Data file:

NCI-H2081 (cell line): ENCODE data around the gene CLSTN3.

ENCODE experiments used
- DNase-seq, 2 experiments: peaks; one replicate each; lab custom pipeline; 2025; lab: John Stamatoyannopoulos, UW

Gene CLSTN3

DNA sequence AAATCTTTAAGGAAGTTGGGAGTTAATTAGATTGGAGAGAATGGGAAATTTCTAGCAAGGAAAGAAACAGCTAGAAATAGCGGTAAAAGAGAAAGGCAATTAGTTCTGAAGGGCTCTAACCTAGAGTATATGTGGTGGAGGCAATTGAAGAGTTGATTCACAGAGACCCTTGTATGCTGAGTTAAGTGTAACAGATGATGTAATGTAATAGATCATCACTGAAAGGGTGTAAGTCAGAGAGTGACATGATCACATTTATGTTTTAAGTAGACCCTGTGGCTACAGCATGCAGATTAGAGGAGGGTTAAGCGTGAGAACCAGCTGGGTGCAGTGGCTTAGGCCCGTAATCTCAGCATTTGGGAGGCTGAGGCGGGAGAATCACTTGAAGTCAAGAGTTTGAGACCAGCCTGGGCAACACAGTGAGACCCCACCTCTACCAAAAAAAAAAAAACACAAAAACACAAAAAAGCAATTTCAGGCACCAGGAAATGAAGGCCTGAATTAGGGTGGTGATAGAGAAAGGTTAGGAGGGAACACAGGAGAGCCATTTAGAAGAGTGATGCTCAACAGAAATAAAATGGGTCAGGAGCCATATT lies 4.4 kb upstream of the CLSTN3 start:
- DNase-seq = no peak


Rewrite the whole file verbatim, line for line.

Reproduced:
NCI-H2081 (cell line): ENCODE data around the gene CLSTN3.

ENCODE experiments used
- DNase-seq, 2 experiments: peaks; one replicate each; lab custom pipeline; 2025; lab: John Stamatoyannopoulos, UW

Gene CLSTN3

DNA sequence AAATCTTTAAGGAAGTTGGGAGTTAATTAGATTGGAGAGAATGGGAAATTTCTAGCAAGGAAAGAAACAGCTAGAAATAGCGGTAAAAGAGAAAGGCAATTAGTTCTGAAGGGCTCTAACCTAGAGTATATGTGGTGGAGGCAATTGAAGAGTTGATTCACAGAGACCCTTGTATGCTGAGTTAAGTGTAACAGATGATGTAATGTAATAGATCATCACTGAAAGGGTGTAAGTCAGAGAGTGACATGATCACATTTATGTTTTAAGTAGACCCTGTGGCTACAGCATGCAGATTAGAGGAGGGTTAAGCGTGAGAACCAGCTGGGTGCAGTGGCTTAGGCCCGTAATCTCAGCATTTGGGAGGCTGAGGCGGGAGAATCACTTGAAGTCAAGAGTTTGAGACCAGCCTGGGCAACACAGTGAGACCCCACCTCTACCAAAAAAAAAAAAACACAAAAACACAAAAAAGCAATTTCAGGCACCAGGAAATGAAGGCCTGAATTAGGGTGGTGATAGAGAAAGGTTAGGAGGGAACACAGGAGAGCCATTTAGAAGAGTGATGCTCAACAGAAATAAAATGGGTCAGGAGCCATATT lies 4.4 kb upstream of the CLSTN3 start:
- DNase-seq = no peak